Skip to main content
U.S. flag

An official website of the United States government


SMCRA requires that permanent impoundments of water on mining sites are to be authorized in the approved mining and reclamation plan and permit, as part of the reclamation activities only when it is adequately demonstrated that:

  1. the size of the impoundment is adequate for its intended purposes; and
  2. the impoundment dam construction will be so designed as to achieve necessary stability with an adequate margin of safety compatible with that of structures constructed under Public Law 83-566 (16 U.S.C. 1006).
Aerial view of a coal waste impoundment.
Aerial view of a coal waste impoundment.

Coal waste is produced during the cleaning of coal for market, and usually occurs at “coal preparation plants.” This process produces coarse (usually 6-inch or smaller material) and fine coal waste. Impoundments are embankments are constructed for the permanent disposal of waste coal, rock, and related mining by-product materials. 

Impoundments are constructed by building a retaining embankment with coarse coal waste across a valley to create a fine coal waste collection basin. The water transporting the fine coal slurry is often decanted from the top of the impoundment and repeatedly recycled to the preparation facility to “wash” more coal.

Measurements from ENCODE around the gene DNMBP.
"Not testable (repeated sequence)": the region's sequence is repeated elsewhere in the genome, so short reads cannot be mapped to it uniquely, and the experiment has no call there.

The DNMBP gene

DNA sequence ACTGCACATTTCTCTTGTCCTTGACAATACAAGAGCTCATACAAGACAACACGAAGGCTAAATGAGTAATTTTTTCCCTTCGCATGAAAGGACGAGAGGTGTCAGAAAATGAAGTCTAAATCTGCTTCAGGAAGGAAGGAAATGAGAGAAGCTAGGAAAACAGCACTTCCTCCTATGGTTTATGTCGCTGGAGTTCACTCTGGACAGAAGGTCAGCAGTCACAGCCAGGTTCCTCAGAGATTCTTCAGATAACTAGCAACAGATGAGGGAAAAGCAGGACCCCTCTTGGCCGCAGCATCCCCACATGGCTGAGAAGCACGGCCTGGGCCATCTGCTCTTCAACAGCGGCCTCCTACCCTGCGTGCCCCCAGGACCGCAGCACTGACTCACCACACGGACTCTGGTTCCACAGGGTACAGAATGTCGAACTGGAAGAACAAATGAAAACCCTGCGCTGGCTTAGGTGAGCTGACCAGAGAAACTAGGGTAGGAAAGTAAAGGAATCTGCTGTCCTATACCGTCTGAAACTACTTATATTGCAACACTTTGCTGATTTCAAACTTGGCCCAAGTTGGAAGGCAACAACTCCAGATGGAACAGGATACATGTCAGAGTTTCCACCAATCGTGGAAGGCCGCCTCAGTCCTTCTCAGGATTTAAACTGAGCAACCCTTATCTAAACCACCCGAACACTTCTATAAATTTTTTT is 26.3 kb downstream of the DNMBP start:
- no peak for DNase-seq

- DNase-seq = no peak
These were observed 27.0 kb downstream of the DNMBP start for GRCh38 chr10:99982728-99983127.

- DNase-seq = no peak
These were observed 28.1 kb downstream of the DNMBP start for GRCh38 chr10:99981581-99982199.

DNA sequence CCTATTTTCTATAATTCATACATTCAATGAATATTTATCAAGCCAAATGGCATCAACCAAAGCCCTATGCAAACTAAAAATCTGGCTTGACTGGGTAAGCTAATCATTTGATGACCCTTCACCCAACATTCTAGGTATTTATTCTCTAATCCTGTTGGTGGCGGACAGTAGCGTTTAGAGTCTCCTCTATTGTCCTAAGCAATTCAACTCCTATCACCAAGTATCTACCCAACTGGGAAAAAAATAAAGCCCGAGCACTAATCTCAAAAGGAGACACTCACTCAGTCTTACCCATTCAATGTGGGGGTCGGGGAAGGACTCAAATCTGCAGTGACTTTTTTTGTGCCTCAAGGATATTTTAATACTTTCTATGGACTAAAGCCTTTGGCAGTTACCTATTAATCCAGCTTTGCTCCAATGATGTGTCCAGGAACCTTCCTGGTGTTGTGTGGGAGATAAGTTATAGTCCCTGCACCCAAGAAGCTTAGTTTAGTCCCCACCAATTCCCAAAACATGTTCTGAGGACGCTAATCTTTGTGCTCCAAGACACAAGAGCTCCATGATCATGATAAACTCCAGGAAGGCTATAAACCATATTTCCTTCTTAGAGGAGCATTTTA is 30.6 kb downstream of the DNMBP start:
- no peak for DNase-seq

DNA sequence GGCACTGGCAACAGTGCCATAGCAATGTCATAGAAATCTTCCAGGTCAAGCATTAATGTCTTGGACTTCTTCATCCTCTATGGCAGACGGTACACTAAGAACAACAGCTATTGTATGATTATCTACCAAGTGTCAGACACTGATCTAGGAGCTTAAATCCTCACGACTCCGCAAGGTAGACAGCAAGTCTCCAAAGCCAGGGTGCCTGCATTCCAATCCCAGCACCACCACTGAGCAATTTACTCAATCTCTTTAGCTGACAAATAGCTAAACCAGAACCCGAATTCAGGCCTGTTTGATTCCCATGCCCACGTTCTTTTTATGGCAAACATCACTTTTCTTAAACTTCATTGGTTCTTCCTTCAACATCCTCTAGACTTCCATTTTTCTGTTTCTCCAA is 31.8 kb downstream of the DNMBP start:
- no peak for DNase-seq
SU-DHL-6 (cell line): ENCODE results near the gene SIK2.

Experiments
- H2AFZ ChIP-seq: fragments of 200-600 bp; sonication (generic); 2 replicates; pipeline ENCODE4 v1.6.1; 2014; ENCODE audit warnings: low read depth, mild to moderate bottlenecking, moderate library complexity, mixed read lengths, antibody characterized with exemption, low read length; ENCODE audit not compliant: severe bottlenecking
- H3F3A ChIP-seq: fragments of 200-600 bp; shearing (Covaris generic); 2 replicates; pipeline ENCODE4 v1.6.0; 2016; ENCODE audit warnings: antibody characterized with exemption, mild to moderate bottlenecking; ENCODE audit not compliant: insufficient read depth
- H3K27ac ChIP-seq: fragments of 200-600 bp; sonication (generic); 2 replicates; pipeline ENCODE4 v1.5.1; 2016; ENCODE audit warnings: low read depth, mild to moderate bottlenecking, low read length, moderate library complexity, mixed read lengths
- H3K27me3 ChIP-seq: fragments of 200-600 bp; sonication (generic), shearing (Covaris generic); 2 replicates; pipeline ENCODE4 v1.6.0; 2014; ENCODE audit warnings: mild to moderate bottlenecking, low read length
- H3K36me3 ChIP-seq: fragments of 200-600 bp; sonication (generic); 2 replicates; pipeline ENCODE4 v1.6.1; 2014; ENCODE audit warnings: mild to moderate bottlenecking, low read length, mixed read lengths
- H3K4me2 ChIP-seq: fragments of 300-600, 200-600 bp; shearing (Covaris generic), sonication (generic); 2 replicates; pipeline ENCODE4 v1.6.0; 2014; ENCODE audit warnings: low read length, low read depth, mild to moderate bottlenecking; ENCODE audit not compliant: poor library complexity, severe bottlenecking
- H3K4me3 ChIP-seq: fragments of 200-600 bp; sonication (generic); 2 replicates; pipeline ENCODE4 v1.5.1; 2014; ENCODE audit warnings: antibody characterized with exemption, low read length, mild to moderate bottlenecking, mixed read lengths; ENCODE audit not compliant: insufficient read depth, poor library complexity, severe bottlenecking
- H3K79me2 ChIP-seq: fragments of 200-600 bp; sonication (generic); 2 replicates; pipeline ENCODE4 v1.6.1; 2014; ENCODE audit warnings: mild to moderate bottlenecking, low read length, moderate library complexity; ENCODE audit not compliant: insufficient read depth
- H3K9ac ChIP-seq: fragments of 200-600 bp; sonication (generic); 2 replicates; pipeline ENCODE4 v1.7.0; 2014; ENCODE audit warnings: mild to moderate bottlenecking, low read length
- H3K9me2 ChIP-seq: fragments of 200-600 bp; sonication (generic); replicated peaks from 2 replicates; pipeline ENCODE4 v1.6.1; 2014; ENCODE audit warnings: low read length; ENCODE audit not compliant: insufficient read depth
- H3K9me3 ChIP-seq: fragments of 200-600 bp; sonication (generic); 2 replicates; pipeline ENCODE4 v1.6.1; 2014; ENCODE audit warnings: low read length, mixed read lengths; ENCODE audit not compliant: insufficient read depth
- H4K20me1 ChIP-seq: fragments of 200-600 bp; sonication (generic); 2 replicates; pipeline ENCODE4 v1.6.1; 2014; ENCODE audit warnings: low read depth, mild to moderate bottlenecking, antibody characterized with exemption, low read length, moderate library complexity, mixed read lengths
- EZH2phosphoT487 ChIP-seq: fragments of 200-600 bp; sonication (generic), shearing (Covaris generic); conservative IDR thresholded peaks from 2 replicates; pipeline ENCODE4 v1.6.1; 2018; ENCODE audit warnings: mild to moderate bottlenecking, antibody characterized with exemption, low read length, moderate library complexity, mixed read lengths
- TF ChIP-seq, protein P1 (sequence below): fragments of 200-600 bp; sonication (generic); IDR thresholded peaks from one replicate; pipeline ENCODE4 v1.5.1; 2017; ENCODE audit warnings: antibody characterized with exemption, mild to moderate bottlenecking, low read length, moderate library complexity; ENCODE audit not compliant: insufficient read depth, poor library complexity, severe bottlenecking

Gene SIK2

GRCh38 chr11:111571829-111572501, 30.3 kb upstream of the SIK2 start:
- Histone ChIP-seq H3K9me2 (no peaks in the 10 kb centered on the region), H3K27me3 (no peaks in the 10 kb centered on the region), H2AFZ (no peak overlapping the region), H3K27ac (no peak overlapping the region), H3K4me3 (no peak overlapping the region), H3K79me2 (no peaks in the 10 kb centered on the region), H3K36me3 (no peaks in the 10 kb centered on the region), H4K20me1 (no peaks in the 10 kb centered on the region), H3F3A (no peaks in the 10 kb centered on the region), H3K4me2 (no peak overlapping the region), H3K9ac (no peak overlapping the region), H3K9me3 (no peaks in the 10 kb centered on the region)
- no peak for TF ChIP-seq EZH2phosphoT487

These structures are subject to the regulatory requirements of OSMRE and the Mine Health and Safety Administration (MSHA). These regulatory programs complement each other: with the intent of MSHA to provide for the health and safety of miners and the intent of OSMRE to protect the public and to limit environmental effects. To uphold these requirements,  OSMRE conducts evaluations and provides regulatory guidance for inspections, oversight, citizen complaint investigations, MSHA coordination, and program amendments. 

A coal mine waste slurry impoundment in DOI Region 1.
A coal mine waste slurry impoundment in DOI Region 1.